Winter Lettuce Will Make Fresh Spring Salads

We’re all happy around here that Spring has sprung. Even though we had a 3-inch snowfall on the First Day of Spring, that didn’t damper the mood as the white stuff was practically gone the next day.

Nights are still in the 20s so we really can’t get out and start gardening in earnest yet. The ground is just too cold to germinate seeds. They need more warmth for that.

Winter Lettuce Growing in the Garden
Winter Lettuce Growing in the Garden

How could we possibly have winter lettuce that isn’t growing in a greenhouse? Since it was planted in the Fall we could call it Autumn lettuce, but it did survive over the Winter so we like to call it Winter Lettuce.

Lettuce can be sown directly on the ground in the fall. The seeds will have the warmth they need to germinate and baby leaves will have enough time to grow so we can enjoy them in salads and sandwiches up until late October or November.

If the little plants are protected from freezing conditions, they can survive through winter. That’s what we call Winter Lettuce.

In our first attempts to keep plants growing after the first frost in Autumn, we used a hot box made of old windows to protect the lettuce from freezing weather. That worked well for a few weeks, but when the weather turned really cold in January, the hot box no longer functioned to keep them warm.

A couple of years ago I wanted to see how long into the cold winter season we could still cut baby lettuce if the lettuce plants were protected only by a piece of material thrown over them, like a bed sheet or thin curtain.

The purpose of the material covering is two-fold. First, frost will lay on the top of the cloth, thus keeping the leaves from being frozen by a hard frost. Second, keeping the entire lettuce patch covered will help to retain heat from the Earth so that the ground doesn’t become frozen hard where the lettuce is growing.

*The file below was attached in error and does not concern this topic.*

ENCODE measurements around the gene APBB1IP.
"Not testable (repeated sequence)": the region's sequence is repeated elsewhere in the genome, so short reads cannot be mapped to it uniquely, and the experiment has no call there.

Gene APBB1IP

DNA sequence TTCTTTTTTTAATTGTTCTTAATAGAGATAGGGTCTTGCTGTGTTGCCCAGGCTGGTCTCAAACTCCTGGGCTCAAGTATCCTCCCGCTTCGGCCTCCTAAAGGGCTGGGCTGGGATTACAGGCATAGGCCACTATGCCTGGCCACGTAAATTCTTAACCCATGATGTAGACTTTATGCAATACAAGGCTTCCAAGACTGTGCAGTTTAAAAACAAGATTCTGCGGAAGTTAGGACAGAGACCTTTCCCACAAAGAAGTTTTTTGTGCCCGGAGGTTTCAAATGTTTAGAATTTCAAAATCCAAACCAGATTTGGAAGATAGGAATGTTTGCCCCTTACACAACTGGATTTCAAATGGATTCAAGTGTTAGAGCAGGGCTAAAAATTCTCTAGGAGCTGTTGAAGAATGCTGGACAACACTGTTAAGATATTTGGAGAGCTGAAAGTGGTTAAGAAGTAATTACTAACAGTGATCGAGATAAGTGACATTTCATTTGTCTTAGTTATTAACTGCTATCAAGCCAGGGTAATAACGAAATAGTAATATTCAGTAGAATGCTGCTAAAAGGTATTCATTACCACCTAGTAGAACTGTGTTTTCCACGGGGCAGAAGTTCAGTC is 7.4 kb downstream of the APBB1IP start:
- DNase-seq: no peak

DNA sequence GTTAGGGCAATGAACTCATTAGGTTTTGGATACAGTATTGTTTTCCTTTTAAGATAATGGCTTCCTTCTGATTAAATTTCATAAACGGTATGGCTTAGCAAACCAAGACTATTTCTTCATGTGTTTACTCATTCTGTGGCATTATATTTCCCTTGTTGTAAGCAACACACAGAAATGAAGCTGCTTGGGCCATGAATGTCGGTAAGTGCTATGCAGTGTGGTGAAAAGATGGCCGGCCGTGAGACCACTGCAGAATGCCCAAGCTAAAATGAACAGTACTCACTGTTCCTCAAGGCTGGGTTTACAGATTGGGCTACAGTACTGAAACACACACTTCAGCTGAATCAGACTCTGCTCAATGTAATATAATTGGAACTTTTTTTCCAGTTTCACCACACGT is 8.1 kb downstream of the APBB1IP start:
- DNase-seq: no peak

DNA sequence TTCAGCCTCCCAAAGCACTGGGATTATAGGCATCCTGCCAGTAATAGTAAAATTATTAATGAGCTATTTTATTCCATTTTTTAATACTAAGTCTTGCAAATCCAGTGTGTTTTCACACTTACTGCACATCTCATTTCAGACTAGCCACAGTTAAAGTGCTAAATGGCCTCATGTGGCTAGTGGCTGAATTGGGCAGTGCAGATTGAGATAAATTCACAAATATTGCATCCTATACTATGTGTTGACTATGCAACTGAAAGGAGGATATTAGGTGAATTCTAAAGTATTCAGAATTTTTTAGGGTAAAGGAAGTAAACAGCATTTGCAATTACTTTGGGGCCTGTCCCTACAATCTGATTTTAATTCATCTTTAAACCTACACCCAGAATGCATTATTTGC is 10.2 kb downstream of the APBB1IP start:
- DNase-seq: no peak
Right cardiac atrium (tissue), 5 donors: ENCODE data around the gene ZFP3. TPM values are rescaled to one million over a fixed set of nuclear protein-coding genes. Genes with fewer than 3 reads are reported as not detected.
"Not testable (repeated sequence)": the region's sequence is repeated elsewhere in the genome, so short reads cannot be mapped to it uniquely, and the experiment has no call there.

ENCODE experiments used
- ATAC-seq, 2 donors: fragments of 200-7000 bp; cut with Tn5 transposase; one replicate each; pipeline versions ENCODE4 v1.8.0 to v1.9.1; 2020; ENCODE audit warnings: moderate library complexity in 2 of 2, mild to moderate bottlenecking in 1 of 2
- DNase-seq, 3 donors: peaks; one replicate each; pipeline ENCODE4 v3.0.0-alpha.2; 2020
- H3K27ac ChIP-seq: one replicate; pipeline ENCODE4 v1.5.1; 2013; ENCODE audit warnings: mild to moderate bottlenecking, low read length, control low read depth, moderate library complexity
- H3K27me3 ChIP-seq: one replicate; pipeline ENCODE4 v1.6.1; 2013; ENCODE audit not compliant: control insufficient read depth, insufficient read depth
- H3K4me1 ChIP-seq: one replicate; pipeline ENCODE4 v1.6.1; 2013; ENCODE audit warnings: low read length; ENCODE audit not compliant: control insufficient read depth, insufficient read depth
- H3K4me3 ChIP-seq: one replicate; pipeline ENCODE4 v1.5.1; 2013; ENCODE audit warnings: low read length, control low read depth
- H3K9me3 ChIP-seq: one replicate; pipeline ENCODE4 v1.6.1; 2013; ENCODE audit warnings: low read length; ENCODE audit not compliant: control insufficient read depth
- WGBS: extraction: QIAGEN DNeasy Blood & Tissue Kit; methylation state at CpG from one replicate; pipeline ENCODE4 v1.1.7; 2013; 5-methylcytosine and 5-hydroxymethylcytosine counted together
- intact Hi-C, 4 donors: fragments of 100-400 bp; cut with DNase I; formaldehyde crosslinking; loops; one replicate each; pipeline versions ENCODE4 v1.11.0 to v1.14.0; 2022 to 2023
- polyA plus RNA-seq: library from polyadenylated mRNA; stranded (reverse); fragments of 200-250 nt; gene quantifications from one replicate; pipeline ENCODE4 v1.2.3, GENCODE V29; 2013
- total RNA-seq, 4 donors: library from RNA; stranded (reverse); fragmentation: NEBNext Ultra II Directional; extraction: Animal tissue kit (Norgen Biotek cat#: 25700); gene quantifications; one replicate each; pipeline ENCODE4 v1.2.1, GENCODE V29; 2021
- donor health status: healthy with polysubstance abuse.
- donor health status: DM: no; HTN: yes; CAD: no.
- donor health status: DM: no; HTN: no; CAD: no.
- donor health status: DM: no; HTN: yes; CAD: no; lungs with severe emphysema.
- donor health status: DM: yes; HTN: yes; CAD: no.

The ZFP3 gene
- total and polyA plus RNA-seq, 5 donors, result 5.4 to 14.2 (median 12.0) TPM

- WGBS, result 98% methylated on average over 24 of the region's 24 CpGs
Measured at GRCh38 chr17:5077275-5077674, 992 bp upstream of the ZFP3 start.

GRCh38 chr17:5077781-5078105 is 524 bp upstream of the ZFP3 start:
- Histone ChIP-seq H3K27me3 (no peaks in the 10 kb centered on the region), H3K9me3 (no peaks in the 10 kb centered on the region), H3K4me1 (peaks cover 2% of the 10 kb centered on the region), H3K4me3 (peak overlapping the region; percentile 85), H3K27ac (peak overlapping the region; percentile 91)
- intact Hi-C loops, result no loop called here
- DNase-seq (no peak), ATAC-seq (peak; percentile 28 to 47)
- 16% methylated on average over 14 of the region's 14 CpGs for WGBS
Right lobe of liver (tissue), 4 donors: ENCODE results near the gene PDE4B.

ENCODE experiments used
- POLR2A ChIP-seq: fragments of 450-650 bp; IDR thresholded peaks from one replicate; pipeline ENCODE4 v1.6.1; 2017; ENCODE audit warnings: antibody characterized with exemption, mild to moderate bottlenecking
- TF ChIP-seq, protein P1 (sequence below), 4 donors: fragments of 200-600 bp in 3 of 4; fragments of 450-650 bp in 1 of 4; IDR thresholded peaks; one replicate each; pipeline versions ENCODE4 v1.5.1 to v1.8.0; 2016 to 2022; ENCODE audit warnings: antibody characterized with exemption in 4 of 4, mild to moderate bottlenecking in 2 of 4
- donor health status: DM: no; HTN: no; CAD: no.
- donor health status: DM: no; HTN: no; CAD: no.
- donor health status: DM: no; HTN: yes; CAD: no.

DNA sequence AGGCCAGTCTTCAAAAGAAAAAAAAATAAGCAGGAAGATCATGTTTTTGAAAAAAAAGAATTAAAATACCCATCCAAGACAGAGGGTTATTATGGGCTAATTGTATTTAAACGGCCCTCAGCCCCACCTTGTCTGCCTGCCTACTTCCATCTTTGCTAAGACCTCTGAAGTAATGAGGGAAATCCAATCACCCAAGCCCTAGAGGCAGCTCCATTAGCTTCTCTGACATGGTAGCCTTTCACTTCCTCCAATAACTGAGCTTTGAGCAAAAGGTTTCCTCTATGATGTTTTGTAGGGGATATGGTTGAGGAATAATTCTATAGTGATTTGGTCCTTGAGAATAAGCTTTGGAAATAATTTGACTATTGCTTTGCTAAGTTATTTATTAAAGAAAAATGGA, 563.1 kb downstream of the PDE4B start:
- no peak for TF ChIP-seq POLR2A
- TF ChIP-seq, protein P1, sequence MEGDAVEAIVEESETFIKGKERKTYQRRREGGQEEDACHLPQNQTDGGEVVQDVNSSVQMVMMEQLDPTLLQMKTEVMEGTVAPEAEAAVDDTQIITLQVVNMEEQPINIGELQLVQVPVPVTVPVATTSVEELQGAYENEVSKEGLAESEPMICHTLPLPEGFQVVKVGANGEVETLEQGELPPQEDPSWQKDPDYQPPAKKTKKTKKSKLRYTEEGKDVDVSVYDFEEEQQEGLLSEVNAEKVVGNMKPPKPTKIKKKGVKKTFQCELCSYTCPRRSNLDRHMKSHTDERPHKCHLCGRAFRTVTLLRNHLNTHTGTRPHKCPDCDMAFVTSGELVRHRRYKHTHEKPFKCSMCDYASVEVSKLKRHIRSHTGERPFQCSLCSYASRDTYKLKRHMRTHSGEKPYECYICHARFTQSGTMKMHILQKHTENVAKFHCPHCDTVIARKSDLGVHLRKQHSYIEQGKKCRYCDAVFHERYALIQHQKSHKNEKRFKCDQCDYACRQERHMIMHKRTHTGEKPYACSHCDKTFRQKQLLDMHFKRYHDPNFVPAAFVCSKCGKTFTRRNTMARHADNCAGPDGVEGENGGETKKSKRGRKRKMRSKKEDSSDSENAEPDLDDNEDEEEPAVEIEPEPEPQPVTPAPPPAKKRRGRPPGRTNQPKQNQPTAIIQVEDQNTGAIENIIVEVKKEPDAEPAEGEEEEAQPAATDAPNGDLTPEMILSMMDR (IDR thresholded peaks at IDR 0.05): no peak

We were pleasantly surprised that there was any survival at all. Indeed, I was very pleased to have cut some fresh lettuce in January the first year we tried the sheet method!

Last year my sheet method of protecting lettuce didn’t work so well. After the festivities on Thanksgiving Day I forgot to re-cover the lettuce and it all was killed by a hard freeze that night. That was upsetting and it’s the only real caveat of the sheet method.

That is, you have to remember to put the covers on the lettuce in the late afternoon if the sheets were removed during the day. Wait too long, or forget it completely, and the lettuce may get frozen out.

A Variety of Lettuce Plants Ready to Grow
A Variety of Lettuce Plants Ready to Grow

This year’s winter lettuce crop is looking great. Last October a mix of lettuce seed was scattered in the location where the tomatoes had been in the garden in the summer. Seeds sprouted and grew a few inches tall before an old bed sheet was used to blanket the little plants. For the most part the sheet was not removed during the day so as not to forget to replace it at night.

Snow came often this winter and once it did the ground was white for weeks. Snow covered the sheet for weeks and I wondered how all that weight would affect the little plants.

The extra weight of the snow didn’t seem to matter to the survival of the lettuce plants. Some leaves were flattened a bit, but they’re still green and they can contribute to growing more lettuce leaves.

Any of you salad lovers should give the sheet method a try this Fall on a patch of lettuce. As long as you remember to cover the lettuce patch before nightfall, you can uncover it during the daylight hours to enhance growth of more leaves.

But honestly, leaving the sheets on the lettuce for a couple more weeks is probably the wisest path to take. The plants will receive some light and heat through the cloth material and there would be no danger of losing the entire crop if the covering was forgotten.

“Let us” all know how it works for you!

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